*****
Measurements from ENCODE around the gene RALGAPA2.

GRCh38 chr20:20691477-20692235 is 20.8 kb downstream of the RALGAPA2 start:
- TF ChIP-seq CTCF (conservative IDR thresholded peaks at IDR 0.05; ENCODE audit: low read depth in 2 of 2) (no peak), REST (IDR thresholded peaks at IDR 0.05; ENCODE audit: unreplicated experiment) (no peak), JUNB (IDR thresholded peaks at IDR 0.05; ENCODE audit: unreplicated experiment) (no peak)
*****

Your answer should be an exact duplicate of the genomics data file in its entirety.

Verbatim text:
Measurements from ENCODE around the gene RALGAPA2.

GRCh38 chr20:20691477-20692235 is 20.8 kb downstream of the RALGAPA2 start:
- TF ChIP-seq CTCF (conservative IDR thresholded peaks at IDR 0.05; ENCODE audit: low read depth in 2 of 2) (no peak), REST (IDR thresholded peaks at IDR 0.05; ENCODE audit: unreplicated experiment) (no peak), JUNB (IDR thresholded peaks at IDR 0.05; ENCODE audit: unreplicated experiment) (no peak)